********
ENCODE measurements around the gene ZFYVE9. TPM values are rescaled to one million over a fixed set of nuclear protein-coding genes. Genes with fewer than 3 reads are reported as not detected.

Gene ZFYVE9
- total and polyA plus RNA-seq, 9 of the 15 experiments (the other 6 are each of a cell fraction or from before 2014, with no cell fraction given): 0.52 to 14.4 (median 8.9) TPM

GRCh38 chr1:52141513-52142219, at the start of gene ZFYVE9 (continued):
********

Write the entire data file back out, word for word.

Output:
ENCODE measurements around the gene ZFYVE9. TPM values are rescaled to one million over a fixed set of nuclear protein-coding genes. Genes with fewer than 3 reads are reported as not detected.

Gene ZFYVE9
- total and polyA plus RNA-seq, 9 of the 15 experiments (the other 6 are each of a cell fraction or from before 2014, with no cell fraction given): 0.52 to 14.4 (median 8.9) TPM

GRCh38 chr1:52141513-52142219, at the start of gene ZFYVE9 (continued):